The NFL is not known for quarterback development. There’s significant pressure for rookies to start immediately and little patience for development. Considering that coaches devote most of their time on game plan and scheme, young pros must spend outside normal business hours to improve the physical, technical, and conceptual elements of their quarterbacking.
These factors generate a sense of desperation from NFL teams to draft quarterbacks early—especially if the prospects possess only a hint of starter talent. The 2020 NFL Draft class has a wealth of skill talent but the quarterbacks remain a tricky group.
There are two legitimate first-round options in Joe Burrow and Tua Tagovailoa. They should develop into productive starters and learn as they play. There are 2-3 additional passers in this class who could earn a first-round pick but will need significant adjustments to an NFL scheme for a shot at earning temporary success.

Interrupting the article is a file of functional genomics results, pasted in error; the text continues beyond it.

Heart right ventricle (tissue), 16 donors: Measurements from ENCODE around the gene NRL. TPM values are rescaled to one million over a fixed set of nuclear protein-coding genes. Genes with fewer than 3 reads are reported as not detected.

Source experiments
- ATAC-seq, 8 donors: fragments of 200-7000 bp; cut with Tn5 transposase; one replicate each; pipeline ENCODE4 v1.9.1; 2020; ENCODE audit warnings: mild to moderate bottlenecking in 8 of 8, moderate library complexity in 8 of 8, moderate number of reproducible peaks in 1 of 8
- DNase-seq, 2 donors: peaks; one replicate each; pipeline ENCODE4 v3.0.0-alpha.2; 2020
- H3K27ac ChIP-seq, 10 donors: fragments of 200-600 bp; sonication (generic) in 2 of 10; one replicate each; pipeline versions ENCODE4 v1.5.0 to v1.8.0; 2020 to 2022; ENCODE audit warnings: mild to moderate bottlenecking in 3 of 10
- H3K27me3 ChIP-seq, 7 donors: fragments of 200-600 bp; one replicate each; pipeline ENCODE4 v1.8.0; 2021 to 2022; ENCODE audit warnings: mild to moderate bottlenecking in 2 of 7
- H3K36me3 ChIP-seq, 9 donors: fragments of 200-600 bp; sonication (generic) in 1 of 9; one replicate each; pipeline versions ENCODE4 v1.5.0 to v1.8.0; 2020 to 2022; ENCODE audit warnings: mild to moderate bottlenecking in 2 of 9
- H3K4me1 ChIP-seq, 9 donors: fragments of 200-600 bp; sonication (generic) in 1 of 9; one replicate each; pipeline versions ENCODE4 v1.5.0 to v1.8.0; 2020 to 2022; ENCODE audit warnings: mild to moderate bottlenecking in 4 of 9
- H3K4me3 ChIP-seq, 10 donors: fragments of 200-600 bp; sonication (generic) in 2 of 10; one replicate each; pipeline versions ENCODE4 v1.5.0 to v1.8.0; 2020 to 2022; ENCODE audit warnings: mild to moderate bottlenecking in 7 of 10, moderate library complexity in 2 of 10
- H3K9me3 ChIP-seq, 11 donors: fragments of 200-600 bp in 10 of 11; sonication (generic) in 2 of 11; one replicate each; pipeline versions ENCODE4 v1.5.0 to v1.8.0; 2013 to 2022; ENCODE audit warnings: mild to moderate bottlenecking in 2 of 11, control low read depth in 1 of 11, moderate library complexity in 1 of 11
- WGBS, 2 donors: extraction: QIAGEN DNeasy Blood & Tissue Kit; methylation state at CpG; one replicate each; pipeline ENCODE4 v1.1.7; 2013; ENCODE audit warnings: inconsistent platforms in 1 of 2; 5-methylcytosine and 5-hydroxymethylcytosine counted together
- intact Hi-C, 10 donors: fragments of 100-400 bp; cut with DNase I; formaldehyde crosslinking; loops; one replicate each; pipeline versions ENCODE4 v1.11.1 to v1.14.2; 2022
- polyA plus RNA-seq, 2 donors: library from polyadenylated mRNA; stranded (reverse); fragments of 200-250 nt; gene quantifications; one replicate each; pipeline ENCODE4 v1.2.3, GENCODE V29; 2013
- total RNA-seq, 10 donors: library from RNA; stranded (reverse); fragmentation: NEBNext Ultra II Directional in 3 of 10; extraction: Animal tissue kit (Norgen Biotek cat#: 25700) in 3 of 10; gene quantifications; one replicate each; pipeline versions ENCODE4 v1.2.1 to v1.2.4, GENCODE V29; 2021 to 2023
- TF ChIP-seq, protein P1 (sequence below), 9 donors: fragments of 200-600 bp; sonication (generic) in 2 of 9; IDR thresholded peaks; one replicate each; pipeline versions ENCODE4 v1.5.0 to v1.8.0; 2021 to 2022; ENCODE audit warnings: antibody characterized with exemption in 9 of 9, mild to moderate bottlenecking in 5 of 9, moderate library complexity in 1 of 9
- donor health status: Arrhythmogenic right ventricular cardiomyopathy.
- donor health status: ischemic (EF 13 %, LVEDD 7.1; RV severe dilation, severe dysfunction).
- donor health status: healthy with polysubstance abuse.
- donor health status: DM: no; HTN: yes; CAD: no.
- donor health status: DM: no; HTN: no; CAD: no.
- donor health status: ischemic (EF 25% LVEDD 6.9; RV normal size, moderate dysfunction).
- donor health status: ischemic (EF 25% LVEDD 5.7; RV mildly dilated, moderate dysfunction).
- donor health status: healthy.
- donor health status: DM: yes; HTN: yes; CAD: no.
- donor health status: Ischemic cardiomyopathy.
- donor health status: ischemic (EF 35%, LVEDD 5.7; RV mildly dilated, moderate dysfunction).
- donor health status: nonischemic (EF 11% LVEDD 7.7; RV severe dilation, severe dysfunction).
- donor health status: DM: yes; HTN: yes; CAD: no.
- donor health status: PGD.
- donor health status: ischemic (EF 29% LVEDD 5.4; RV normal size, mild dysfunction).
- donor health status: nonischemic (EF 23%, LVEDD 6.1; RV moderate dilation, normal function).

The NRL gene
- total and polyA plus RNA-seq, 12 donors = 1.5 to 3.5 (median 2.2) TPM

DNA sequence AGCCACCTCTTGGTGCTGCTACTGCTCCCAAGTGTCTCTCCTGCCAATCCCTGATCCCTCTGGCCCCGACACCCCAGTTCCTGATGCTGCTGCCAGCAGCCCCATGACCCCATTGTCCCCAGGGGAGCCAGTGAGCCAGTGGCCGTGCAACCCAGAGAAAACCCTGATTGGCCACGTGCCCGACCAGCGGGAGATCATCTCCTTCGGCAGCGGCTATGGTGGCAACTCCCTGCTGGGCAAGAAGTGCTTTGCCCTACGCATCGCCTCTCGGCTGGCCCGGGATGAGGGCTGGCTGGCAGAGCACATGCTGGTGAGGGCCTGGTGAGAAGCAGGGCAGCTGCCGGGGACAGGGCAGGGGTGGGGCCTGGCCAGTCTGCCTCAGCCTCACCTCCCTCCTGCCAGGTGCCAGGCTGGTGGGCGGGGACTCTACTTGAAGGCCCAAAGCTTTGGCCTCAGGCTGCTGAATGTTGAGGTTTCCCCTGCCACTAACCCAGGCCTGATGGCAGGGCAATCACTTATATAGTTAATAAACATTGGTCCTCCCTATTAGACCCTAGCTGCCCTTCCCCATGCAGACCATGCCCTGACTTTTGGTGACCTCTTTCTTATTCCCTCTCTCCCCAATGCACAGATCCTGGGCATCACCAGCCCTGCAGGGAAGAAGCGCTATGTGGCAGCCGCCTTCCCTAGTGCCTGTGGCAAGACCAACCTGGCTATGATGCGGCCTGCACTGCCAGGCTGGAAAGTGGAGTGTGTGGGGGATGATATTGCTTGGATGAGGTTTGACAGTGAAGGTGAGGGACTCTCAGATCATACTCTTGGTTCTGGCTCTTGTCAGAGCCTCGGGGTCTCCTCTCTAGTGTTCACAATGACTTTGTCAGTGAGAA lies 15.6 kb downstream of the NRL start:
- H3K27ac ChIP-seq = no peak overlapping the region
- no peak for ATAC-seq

If they develop enough NFL-caliber quarterbacking skills during the next 2-3 years, they could remain starters. If they don’t, opposing defenses will continue exposing their weaknesses until they’re benched. Justin Herbert is one of these promising but incomplete talents.
The profile below is a sample of what you’ll find in the 2020 Rookie Scouting Portfolio (RSP), available now for download.
Justin Herbert, Oregon (6-6, 236)
Depth of Talent: 78.6 = Rotational Starter/Contributor: Executes at a starter level in a role playing to his strength. The scheme will at least temporarily need more customization for the player. Herbert is on the cusp of a contributor grade, which means he may struggle early with certain responsibilities.
Herbert is getting the draft season notoriety of Carson Wentz and there are a lot of similarities between them as athletes and throwers of the football—good and bad. He’s exactly the type of prospect that teams talk themselves into as an early-round selection. When a player like Herbert doesn’t work out, it’s because they ignored the underpinnings of his game that limit him from achieving his ceiling as a consistent and productive starter.